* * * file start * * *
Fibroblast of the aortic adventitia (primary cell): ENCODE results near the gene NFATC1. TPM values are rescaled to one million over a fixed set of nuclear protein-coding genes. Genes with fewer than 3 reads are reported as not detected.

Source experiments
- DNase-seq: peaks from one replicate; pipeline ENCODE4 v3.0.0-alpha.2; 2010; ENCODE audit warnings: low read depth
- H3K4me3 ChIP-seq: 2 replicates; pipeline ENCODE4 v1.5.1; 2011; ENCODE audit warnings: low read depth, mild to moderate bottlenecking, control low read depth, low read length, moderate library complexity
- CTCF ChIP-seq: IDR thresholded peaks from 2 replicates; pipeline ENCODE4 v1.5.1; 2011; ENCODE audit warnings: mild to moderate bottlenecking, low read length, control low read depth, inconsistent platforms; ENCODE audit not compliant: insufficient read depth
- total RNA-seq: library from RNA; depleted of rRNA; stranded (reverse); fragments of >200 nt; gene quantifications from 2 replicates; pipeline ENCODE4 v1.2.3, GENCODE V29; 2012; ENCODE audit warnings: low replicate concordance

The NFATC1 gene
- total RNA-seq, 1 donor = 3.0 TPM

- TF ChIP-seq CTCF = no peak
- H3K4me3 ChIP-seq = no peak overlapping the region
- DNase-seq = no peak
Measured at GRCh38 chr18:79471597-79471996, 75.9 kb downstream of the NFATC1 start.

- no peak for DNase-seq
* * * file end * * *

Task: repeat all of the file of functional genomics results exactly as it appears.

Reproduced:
Fibroblast of the aortic adventitia (primary cell): ENCODE results near the gene NFATC1. TPM values are rescaled to one million over a fixed set of nuclear protein-coding genes. Genes with fewer than 3 reads are reported as not detected.

Source experiments
- DNase-seq: peaks from one replicate; pipeline ENCODE4 v3.0.0-alpha.2; 2010; ENCODE audit warnings: low read depth
- H3K4me3 ChIP-seq: 2 replicates; pipeline ENCODE4 v1.5.1; 2011; ENCODE audit warnings: low read depth, mild to moderate bottlenecking, control low read depth, low read length, moderate library complexity
- CTCF ChIP-seq: IDR thresholded peaks from 2 replicates; pipeline ENCODE4 v1.5.1; 2011; ENCODE audit warnings: mild to moderate bottlenecking, low read length, control low read depth, inconsistent platforms; ENCODE audit not compliant: insufficient read depth
- total RNA-seq: library from RNA; depleted of rRNA; stranded (reverse); fragments of >200 nt; gene quantifications from 2 replicates; pipeline ENCODE4 v1.2.3, GENCODE V29; 2012; ENCODE audit warnings: low replicate concordance

The NFATC1 gene
- total RNA-seq, 1 donor = 3.0 TPM

- TF ChIP-seq CTCF = no peak
- H3K4me3 ChIP-seq = no peak overlapping the region
- DNase-seq = no peak
Measured at GRCh38 chr18:79471597-79471996, 75.9 kb downstream of the NFATC1 start.

- no peak for DNase-seq